April 29, 2010 -- Canadians live longer and in better health than their American counterparts, researchers said.
A 19-year-old Canadian can expect 2.7 more years of "perfect health" than an American of the same age, according to David Feeny of Kaiser Permanente Northwest's Center for Health Research in Portland, Ore., and colleagues.
The difference probably arises from a combination of two factors, Feeny and colleagues said online in the journal Population Health Metrics: Canada's cradle-to-grave health insurance and lower social and economic inequality, especially among the elderly.
The finding, from a joint United States-Canada survey of health, seems certain to add fuel to the still-current debate over how recent reforms will affect health care.
"There is very substantial relevance," Feeny told MedPage Today. "I think there are some very important potential policy implications, particularly in the U.S."
The researchers analyzed data from the 2002/2003 Joint Canada/United States Survey of Health, which was conducted by the National Center for Health Statistics and Statistics Canada.
The survey, which used random-digit telephone dialing to obtain data, was described by the researchers as the first to "provide fully comparable data of health status, lifestyle, health care utilization, and other determinants of health" between the two countries.
Using the data, the researchers computed life expectancy, health-related quality of life (using an instrument dubbed Health Utilities Index Mark 3, or HUI3), and health-adjusted life expectancy for the two countries.
The health utilities index is based on eight aspects of health status -- vision, hearing, speech, ambulation dexterity, emotion, cognition, and pain and discomfort -- and each attribute has five or six levels, ranging from normal to severely disabled.
HUI3 scores range from 0.0 to 1.0 -- from dead to "perfect health," Feeny and colleagues said.
The study results are similar to other examinations of health in the two countries, Feeny said, but most previous studies were only able to compare things like life expectancy and health-related quality of life, or morbidity. The new factor here, he said, is the health-adjusted life expectancy, a measure that combines both.
The researchers found:
Response rates were slightly higher for Canada -- 65.5 percent versus 50.2 percent.
At birth, Canadians had a slightly longer life expectancy -- 79.7 years versus 77.2 years.
The infant mortality rate, in deaths per 1,000 live births, was lower in Canada -- at 5.4 compared with 7.0.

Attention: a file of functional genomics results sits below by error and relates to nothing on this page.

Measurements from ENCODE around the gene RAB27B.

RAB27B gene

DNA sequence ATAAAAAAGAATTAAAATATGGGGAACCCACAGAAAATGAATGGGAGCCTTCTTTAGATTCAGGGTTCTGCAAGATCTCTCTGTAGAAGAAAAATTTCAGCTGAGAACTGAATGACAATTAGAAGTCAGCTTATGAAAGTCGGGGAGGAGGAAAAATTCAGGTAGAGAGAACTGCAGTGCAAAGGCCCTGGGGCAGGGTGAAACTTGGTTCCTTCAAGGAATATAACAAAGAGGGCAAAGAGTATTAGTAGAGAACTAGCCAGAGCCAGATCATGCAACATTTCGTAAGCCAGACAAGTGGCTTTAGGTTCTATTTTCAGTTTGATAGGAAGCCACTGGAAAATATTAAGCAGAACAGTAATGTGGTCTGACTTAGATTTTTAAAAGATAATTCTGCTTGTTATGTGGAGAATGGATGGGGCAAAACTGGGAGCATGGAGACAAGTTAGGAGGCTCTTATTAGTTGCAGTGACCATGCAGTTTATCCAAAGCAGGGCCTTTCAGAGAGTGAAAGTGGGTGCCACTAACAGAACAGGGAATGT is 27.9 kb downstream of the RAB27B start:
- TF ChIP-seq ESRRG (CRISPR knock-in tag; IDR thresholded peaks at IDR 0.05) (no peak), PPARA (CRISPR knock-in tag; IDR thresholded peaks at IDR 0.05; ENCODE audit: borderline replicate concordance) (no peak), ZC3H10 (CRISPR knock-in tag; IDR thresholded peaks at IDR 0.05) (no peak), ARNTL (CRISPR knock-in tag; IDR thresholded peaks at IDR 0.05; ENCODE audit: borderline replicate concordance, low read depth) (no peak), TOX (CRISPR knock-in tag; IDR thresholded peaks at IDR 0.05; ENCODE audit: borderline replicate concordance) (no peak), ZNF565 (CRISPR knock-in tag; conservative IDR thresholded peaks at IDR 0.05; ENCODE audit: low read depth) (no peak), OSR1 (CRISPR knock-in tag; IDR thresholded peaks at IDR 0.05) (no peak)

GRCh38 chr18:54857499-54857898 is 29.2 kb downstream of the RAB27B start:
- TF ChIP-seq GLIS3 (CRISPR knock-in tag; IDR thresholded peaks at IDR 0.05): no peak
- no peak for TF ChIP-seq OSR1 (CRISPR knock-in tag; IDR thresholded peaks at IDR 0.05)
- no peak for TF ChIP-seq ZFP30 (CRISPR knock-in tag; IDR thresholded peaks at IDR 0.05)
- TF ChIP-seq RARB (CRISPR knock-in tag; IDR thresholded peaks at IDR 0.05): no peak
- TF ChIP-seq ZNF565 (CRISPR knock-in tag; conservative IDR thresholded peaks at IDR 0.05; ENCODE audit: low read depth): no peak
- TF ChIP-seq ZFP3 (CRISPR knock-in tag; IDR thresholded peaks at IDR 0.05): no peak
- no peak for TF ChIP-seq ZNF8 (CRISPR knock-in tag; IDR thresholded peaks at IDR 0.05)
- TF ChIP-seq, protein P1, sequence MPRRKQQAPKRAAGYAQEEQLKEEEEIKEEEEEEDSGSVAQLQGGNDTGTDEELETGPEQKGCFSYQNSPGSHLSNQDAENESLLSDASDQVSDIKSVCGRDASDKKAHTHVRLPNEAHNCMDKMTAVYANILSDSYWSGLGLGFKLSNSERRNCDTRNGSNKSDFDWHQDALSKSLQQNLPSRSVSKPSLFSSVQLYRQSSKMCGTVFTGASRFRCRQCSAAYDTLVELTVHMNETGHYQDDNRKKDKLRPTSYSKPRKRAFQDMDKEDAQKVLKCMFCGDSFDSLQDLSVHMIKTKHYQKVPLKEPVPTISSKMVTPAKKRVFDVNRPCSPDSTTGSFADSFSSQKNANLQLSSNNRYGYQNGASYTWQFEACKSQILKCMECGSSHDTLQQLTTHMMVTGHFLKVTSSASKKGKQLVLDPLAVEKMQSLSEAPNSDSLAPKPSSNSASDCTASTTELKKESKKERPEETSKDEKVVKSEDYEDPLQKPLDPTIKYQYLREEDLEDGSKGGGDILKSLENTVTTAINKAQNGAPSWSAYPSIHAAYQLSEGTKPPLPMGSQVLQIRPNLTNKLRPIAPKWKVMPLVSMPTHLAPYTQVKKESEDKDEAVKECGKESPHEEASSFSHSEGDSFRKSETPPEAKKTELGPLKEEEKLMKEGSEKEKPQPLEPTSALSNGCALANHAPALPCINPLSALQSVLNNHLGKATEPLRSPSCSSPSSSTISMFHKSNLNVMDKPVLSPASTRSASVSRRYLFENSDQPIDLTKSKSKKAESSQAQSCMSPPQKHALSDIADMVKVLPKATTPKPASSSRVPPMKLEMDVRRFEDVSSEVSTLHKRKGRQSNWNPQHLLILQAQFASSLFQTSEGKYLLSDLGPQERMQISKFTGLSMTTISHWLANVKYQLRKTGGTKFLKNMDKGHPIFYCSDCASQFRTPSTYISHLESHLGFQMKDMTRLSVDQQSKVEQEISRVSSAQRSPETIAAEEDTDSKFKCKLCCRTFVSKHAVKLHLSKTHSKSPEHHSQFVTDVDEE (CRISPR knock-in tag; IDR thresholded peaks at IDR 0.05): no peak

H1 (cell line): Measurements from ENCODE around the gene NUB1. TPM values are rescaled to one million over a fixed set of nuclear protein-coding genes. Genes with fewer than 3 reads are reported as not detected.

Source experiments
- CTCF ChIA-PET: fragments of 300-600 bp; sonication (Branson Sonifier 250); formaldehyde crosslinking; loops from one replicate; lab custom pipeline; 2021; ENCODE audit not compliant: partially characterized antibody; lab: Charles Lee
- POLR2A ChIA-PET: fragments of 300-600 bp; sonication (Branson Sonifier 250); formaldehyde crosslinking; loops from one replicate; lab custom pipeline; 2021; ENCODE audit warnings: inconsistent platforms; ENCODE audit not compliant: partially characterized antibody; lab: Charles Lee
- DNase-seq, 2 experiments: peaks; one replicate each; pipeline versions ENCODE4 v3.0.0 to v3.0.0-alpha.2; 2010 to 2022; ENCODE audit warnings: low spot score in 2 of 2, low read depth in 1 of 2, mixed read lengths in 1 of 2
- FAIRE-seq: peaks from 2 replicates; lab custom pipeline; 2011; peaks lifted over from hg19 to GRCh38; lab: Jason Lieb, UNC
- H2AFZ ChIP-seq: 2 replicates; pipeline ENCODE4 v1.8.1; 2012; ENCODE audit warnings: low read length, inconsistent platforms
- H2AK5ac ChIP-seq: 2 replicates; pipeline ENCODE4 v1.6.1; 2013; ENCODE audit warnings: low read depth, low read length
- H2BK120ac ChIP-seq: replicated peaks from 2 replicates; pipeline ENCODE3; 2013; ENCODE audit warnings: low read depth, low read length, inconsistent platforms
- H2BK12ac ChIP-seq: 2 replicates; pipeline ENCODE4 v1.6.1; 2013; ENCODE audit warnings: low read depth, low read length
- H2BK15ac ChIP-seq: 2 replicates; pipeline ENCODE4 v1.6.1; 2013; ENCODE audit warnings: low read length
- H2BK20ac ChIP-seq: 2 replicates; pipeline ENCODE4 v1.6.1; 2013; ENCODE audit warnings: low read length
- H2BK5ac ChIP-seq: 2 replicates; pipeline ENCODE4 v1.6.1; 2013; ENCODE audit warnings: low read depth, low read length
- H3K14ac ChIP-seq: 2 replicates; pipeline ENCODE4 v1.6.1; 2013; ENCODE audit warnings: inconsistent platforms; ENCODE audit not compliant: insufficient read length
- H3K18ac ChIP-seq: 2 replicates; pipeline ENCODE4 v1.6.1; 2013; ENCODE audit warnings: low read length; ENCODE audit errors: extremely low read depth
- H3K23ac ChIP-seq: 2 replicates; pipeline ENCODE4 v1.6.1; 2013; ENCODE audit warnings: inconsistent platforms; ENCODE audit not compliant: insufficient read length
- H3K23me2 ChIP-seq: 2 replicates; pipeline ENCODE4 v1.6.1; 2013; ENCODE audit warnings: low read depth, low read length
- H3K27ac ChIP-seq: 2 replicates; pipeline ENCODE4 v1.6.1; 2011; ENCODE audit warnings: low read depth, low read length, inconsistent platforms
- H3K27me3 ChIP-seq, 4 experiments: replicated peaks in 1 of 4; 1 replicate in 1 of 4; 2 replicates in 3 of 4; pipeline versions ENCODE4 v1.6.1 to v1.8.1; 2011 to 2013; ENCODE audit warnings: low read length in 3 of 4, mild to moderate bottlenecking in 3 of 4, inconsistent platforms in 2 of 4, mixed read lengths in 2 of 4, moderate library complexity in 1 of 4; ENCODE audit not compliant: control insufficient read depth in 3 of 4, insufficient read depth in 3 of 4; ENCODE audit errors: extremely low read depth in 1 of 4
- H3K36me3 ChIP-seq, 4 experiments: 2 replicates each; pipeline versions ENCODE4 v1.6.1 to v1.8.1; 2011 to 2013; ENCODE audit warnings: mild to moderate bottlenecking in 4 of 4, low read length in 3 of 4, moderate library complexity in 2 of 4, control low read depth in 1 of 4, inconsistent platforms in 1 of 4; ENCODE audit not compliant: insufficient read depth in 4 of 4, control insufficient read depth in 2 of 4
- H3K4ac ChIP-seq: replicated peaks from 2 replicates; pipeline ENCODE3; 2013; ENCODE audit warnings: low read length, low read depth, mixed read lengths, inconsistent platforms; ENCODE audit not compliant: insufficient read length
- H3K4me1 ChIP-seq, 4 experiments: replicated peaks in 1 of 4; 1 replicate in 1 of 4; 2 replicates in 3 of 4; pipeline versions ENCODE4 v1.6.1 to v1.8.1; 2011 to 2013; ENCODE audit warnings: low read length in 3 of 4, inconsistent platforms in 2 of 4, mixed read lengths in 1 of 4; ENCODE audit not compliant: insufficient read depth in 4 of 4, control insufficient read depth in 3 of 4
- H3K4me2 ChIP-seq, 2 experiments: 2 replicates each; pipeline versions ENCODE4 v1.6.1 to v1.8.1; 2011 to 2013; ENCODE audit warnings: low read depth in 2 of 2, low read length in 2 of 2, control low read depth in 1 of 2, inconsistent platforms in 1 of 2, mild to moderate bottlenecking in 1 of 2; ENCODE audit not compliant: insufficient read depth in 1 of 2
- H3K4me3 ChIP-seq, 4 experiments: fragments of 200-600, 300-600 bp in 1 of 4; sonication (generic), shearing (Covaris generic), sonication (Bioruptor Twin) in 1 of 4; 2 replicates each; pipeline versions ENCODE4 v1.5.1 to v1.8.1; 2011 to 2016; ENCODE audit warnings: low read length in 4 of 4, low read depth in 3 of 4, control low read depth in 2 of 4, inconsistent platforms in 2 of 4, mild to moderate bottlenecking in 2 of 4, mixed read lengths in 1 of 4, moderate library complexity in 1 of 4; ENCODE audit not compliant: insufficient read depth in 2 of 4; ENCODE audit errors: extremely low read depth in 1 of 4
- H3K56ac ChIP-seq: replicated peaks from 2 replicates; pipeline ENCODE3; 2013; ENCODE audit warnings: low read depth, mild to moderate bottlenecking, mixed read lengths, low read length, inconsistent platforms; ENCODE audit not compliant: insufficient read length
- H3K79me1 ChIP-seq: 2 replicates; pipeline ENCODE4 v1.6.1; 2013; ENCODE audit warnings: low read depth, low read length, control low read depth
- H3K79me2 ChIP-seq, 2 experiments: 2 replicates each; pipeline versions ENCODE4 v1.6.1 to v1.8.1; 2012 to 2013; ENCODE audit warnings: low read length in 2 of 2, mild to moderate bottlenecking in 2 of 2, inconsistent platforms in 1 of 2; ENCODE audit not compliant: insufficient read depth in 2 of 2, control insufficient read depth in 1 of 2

The overall poverty rate - defined as the proportion with incomes 50 percent below the median -- was 12 percent in Canada, compared with 17 percent in the U.S.
The poverty rate among the elderly was also lower -- 6.0 percent versus 23 percent.
When the researchers calculated the health-adjusted life expectancy for a 19-year-old in Canada -- the number of additional years he or she could expect to live in perfect health -- they found the Canadian teen would have 52 years more, with a 95 percent confidence interval from 51.5 to 52.5 years.
In comparison, an American 19-year-old would have 49.3 years more of perfect health, with a 95 percent confidence interval from 48.9 to 49.7 years. The difference was significant at P<0.0001.
The "legacies of slavery and racial discrimination" probably affect population health in the U.S. more than in Canada, the researchers said, but a comparison of white-only respondents had similar results.
Because the study is a snapshot, it's not possible to disentangle the cause of the differences, the researchers said. But it "seems to be associated with substantial differences in access to care as well as substantial differences in social and economic inequality," they said.
They cautioned that the different response rates might have affected the outcome. For instance, if those in poor health were less likely to respond, the study's findings could be an underestimate.
The limited sample size might also have contributed some imprecision in the estimates of health-adjusted life expectancy, they said, although not enough for the confidence intervals to overlap.
Feeny said the study suggests that the recent health care reforms -- if they succeed in expanding access to care -- will slowly improve matters. In addition, measures to reduce poverty, such as changes to the tax system or better access to good education for the poor, might also be beneficial, he said.